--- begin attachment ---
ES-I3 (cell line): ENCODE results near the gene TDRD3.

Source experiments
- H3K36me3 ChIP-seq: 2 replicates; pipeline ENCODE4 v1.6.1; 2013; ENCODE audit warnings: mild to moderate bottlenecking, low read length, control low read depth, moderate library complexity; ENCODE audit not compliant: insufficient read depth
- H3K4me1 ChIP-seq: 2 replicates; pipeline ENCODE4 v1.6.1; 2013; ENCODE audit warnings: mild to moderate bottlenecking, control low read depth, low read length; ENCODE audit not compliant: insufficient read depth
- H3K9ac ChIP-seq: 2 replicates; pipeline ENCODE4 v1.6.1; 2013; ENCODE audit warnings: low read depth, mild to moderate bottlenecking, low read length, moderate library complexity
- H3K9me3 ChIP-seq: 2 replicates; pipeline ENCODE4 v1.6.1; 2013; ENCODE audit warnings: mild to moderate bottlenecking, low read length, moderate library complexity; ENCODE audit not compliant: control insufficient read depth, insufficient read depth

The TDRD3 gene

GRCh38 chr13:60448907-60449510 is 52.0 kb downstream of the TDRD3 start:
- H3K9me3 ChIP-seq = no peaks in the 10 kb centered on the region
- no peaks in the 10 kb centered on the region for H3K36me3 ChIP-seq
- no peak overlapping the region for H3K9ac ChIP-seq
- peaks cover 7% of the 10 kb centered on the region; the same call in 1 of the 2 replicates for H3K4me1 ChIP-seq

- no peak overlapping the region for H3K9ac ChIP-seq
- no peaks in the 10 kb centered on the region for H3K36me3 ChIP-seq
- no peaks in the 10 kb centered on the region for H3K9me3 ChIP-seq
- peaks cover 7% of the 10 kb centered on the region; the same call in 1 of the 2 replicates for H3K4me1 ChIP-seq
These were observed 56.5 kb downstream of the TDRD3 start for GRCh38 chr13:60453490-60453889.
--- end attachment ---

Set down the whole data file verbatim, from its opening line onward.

ES-I3 (cell line): ENCODE results near the gene TDRD3.

Source experiments
- H3K36me3 ChIP-seq: 2 replicates; pipeline ENCODE4 v1.6.1; 2013; ENCODE audit warnings: mild to moderate bottlenecking, low read length, control low read depth, moderate library complexity; ENCODE audit not compliant: insufficient read depth
- H3K4me1 ChIP-seq: 2 replicates; pipeline ENCODE4 v1.6.1; 2013; ENCODE audit warnings: mild to moderate bottlenecking, control low read depth, low read length; ENCODE audit not compliant: insufficient read depth
- H3K9ac ChIP-seq: 2 replicates; pipeline ENCODE4 v1.6.1; 2013; ENCODE audit warnings: low read depth, mild to moderate bottlenecking, low read length, moderate library complexity
- H3K9me3 ChIP-seq: 2 replicates; pipeline ENCODE4 v1.6.1; 2013; ENCODE audit warnings: mild to moderate bottlenecking, low read length, moderate library complexity; ENCODE audit not compliant: control insufficient read depth, insufficient read depth

The TDRD3 gene

GRCh38 chr13:60448907-60449510 is 52.0 kb downstream of the TDRD3 start:
- H3K9me3 ChIP-seq = no peaks in the 10 kb centered on the region
- no peaks in the 10 kb centered on the region for H3K36me3 ChIP-seq
- no peak overlapping the region for H3K9ac ChIP-seq
- peaks cover 7% of the 10 kb centered on the region; the same call in 1 of the 2 replicates for H3K4me1 ChIP-seq

- no peak overlapping the region for H3K9ac ChIP-seq
- no peaks in the 10 kb centered on the region for H3K36me3 ChIP-seq
- no peaks in the 10 kb centered on the region for H3K9me3 ChIP-seq
- peaks cover 7% of the 10 kb centered on the region; the same call in 1 of the 2 replicates for H3K4me1 ChIP-seq
These were observed 56.5 kb downstream of the TDRD3 start for GRCh38 chr13:60453490-60453889.